In 2014, Amazon’s legal team launched the Pro Bono Program to make it easier for Amazon lawyers and legal professionals around the world to provide pro bono services for underserved communities and access to justice. for people who can’t pay.
Since its founding by General Counsel David Zapolsky, Amazon’s legal teams have contributed more than 38,000 hours of legal services to customers in a variety of ways. The project builds projects from scratch, such as the legal health center it supports Mary’s Place, an emergency family shelter in Seattle. The legal team also participates in current pro bono programs, such as Pacific Island Abolition Projectworking to prevent and correct the prosecution of innocent people in Maryland, Virginia, and Washington, DC, and Children in Need of Carecommitted to protecting unaccompanied and separated immigrant children.
The program continues to expand to new issues and geographies. More than 700 Amazon attorneys and legal professionals have participated so far, and many more are joining the program to take advantage of new ways to provide affordable legal services to small communities. . Amazon recently published a new report detailing the work of Amazon’s legal pro bono program.
We spoke with Zapolsky to learn more about this important work. Here are the highlights from the conversation:
Why is pro bono work important to you, and why does the group dedicate so many resources to this cause?
We believe that providing legal services to the indigent is not an ethical obligation for lawyers and legal professionals. Amazon employees have opportunities to serve and learn about their communities in new and meaningful ways.
Companies have a responsibility to the communities they serve, and as one of the largest employers in the world, it’s important for Amazon to lead the way. We can use the passion of our growing legal team to expand existing projects and create new projects from scratch, often with the cooperation of law firms we work with worldwide. I think the best thing lies ahead in terms of the impact we can make through our pro bono work.
Is there a pro bono project you’ve done that is important to you?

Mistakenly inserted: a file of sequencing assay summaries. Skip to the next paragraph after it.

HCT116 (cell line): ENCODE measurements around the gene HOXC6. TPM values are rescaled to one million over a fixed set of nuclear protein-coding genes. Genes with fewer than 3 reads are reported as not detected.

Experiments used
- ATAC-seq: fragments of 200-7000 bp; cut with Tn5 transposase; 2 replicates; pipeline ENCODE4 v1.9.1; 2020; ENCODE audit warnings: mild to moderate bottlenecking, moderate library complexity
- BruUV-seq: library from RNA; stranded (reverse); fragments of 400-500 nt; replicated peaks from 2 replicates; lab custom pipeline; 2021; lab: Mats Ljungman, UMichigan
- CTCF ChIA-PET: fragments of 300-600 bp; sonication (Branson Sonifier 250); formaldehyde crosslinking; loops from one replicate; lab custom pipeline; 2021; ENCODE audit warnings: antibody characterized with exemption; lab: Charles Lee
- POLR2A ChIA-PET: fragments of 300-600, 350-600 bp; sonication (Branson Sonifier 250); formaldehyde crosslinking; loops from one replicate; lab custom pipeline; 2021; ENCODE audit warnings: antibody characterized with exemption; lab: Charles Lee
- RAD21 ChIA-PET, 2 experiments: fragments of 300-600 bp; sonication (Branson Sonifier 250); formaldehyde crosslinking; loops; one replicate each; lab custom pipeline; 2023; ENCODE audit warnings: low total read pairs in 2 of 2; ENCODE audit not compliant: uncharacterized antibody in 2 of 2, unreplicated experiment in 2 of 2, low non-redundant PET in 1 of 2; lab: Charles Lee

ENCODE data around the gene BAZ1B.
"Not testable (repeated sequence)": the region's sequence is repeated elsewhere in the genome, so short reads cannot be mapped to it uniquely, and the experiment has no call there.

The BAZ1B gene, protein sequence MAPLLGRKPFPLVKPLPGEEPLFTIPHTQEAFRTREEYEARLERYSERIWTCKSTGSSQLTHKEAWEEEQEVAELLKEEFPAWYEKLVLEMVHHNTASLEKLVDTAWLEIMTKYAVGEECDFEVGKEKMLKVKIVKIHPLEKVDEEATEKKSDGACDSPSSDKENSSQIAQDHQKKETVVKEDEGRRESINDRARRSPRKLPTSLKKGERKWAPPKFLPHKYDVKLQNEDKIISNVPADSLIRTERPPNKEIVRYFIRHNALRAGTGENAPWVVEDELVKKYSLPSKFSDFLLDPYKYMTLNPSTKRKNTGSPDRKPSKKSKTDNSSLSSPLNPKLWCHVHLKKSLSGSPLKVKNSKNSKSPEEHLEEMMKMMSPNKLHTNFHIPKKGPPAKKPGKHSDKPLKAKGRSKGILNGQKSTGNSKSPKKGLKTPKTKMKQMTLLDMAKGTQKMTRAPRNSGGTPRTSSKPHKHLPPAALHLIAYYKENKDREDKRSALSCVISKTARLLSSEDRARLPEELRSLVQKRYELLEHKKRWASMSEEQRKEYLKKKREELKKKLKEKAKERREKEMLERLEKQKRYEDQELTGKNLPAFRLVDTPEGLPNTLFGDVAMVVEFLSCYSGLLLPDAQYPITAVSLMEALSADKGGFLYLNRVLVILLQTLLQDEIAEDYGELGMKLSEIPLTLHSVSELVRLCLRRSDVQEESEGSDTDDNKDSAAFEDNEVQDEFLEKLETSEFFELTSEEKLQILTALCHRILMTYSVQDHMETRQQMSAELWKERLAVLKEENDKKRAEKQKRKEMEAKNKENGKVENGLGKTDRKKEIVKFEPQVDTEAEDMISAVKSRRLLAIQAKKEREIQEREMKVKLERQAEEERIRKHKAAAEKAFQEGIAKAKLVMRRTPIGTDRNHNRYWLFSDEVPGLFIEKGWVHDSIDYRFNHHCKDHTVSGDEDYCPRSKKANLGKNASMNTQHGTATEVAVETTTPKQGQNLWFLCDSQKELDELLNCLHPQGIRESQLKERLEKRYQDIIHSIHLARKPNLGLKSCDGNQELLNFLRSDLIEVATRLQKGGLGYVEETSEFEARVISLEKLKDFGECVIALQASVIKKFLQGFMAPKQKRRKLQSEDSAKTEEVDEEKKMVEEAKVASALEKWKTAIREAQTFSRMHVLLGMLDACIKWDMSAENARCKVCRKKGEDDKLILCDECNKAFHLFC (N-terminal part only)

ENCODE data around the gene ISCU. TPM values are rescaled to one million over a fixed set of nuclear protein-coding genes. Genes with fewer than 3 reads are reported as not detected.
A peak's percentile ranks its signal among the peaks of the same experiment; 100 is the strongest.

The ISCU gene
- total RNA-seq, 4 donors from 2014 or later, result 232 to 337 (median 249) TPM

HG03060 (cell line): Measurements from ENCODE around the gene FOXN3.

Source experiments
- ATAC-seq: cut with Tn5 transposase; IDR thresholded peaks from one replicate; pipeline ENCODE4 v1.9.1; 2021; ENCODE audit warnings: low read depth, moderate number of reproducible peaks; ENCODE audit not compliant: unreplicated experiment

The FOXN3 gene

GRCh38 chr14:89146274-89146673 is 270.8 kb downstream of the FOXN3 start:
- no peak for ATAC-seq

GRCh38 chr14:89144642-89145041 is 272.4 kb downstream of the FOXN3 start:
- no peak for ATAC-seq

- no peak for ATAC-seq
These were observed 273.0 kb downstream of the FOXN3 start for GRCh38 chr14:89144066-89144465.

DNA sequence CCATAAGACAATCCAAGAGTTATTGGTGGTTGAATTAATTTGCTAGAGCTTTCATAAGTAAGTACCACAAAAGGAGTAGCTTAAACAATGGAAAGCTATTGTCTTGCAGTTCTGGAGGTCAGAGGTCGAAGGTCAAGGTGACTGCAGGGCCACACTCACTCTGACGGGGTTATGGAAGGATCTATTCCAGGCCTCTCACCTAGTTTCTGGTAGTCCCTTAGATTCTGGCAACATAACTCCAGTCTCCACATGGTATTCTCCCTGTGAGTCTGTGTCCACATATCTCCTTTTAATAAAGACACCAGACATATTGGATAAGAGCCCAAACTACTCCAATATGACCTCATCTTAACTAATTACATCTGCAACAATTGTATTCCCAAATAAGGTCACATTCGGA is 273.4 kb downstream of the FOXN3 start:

I’ve had the privilege of taking on a variety of pro bono cases during my career at Amazon, but one that I’m most passionate about is the King County Bar Association’s Record Project, which seeks to unmask allegations former for Washington state residents. have met their penalty requirements.
Removed from publicly available background search services, these agents are given the ability to tell employers or landlords that they have not been convicted of a crime. This gift of our time makes a huge difference in the lives of these consumers, often opening up economic opportunities through employment or a new home. Bringing our skills as legal professionals and our ability to innovate as Amazon employees to this role is a special mark in our communities, and I am happy and excited that many of my colleagues have stepped up. more to enter.
There are 18 comments of interest identified in the report. Which of them stand out the most to you?
Each case presented in the report provides an overview of the interests that our in-house legal team achieves through its pro bono work, such as correcting wrongful convictions, correcting negligence home, advocating for the rights of immigrants and refugees, protecting children from abuse, and protecting voters. participate.
The immigration system in the US is very complicated. One of the most difficult ways is to be able to give the right information to people who are caught in that system, especially children. More than 180 attorneys and legal professionals from Amazon, Audible, and our reporting partner, Davis Wright Tremaine LLP, represented 28 of these unaccompanied minors on a case-by-case basis, helping them to stay in the US through a special visa for immigrant children or, in some cases, asylum. Under the leadership of Amazon attorney Ajay Patel, this partnership is the largest legal and private partnership for the Kids In Need of Defense Fund (KIND) in terms of geographic scope and number. of working children, something I am very proud of and appreciate. to participate in.
What are you most proud of when it comes to these pro bono efforts?
One of the things that really amazes me is the way we’ve scaled up our pro bono work to make a difference, not just in our headquarters community but around the world in different and creative ways. .
We have set up a global program that allows members of our law firm around the world to contribute from wherever they are to a wide range of urgent issues, such as working for wrongly accused persons with the Mid-Atlantic Innocence Project and/or helping minors who are refugees of the war in Ukraine with KIND.
One project that stands out to me is the partnership we created with Mary’s Place, a Seattle nonprofit that provides emergency shelter and outreach services to families experiencing homelessness. Many people know that Amazon is donating a lot in downtown Seattle to house a Mary’s Place family shelter in Seattle. But what few people know is that we provide free legal advice to their guests, in person and virtually.
Amazon attorneys like Yousri Omar, who have been involved with Mary’s Place since the beginning of the relationship, help guests move toward the goal of securing permanent housing for their families by face barriers such as previous mortgages, previous evictions, and other barriers to credit and Lease history can be a deterrent to landlords. In 2020 alone, the first year of the COVID-19 pandemic, the legal team provided more than 700 hours of legal services to Mary’s Place guests.
Learn more about work pro bono at Amazon.